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Compact group

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A topological group that is compact as a topological space. For example, every finite group (in the discrete topology) is a compact group. An algebraic group, even though it is a compact topological space (with respect to the Zariski topology), is not a topological group with respect to this topology and therefore is not a compact group.

The following groups are two important classes of compact groups.

1) Locally connected compact groups. Examples of such compact groups are the group $ U ( n ,\ \mathbf C ) $ of all unitary complex matrices of order $ n $ , the group $ \textrm{ O }( n ,\ \mathbf R ) $ of all orthogonal real matrices of order $ n $ (with the topology induced by the topology determined by the ordinary norm of the fields $ \mathbf C $ and $ \mathbf R $ , respectively) and, more generally, any compact real Lie group.

2) Totally-disconnected compact groups. Of this type is the group $ \mathop{\rm GL}\nolimits ( n ,\ \mathbf Z _{p} ) $ of invertible matrices of order $ n $ with coefficients in the ring $ \mathbf Z _{p} $ of $ p $ -adic integers (with the topology induced by that determined by the $ p $ -adic norm of $ \mathbf Z _{p} $ ; see Totally-disconnected space).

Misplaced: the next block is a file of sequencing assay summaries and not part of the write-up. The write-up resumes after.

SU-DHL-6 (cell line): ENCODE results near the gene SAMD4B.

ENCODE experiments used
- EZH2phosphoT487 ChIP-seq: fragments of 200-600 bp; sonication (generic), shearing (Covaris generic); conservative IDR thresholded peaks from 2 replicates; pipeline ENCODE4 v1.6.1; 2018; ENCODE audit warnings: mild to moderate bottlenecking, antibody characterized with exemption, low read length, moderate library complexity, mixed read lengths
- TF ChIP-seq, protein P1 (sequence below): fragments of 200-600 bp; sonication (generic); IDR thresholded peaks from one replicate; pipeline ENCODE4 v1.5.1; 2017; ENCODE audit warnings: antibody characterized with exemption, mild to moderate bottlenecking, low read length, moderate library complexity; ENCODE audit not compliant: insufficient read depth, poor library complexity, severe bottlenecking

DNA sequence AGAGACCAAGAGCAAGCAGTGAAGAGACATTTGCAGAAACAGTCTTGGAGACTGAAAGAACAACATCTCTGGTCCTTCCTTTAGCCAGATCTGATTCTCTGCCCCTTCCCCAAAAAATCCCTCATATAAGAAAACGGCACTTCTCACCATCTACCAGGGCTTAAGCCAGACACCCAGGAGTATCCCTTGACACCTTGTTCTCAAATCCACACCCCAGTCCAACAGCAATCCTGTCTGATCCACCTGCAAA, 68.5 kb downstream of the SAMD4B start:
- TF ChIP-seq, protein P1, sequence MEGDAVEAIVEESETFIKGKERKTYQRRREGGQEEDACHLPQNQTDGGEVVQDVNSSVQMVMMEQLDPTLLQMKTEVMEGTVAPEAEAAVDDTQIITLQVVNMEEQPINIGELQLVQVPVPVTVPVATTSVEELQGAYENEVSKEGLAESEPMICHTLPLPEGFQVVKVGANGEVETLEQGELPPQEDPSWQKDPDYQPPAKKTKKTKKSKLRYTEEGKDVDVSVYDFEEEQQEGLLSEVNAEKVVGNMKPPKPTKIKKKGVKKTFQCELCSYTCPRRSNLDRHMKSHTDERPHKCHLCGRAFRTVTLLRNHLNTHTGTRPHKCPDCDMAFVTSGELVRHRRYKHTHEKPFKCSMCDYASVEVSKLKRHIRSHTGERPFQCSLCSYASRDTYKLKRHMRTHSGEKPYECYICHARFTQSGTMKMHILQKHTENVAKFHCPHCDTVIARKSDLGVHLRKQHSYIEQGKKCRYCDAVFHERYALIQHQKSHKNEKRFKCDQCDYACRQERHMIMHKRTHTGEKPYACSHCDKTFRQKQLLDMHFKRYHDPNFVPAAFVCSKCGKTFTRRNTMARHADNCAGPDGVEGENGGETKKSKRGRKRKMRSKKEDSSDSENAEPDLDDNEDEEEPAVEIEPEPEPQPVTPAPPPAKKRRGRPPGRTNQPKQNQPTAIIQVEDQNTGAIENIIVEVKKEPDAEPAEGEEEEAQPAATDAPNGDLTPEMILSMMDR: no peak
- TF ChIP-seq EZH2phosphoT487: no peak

Any totally-disconnected compact group is a profinite group, and conversely, every profinite group is a totally-disconnected compact group. The totally-disconnected compact Hausdorff groups can be characterized as the compact groups of topological dimension zero. If $ G $ is locally connected and finite-dimensional, then $ G $ is a real Lie group [1]. The structure of a compact group of general type is to a certain degree determined by the structure of these two types of compact groups. In an arbitrary finite-dimensional compact group $ G $ there is zero-dimensional subgroup $ N $ (lying in the centre of $ G $ ) such that $ G / N $ is a real Lie group and, furthermore, some neighbourhood of the identity in $ G $ is the direct product of the group $ N $ and a real local Lie group (cf. Lie group, local). Every connected finite-dimensional compact group has the form $ ( P \times C ) / Z $ , where $ P $ is a simply-connected compact semi-simple real Lie group, $ C $ is a finite-dimensional connected commutative compact group and $ Z $ is a finite central normal subgroup for which only the identity lies in $ C $ . The study of the structure of connected compact real Lie groups has led to a complete classification of them (see Lie group, compact); the structure of commutative compact groups is elucidated in the theory of Pontryagin duality. Any compact group (not necessarily finite-dimensional) is the projective limit of compact real Lie groups [2]. The topological structure of the above two types of compact groups is as follows: Every locally connected finite-dimensional compact group is a topological manifold, while every infinite zero-dimensional compact group with a countable base is homeomorphic to the perfect Cantor set.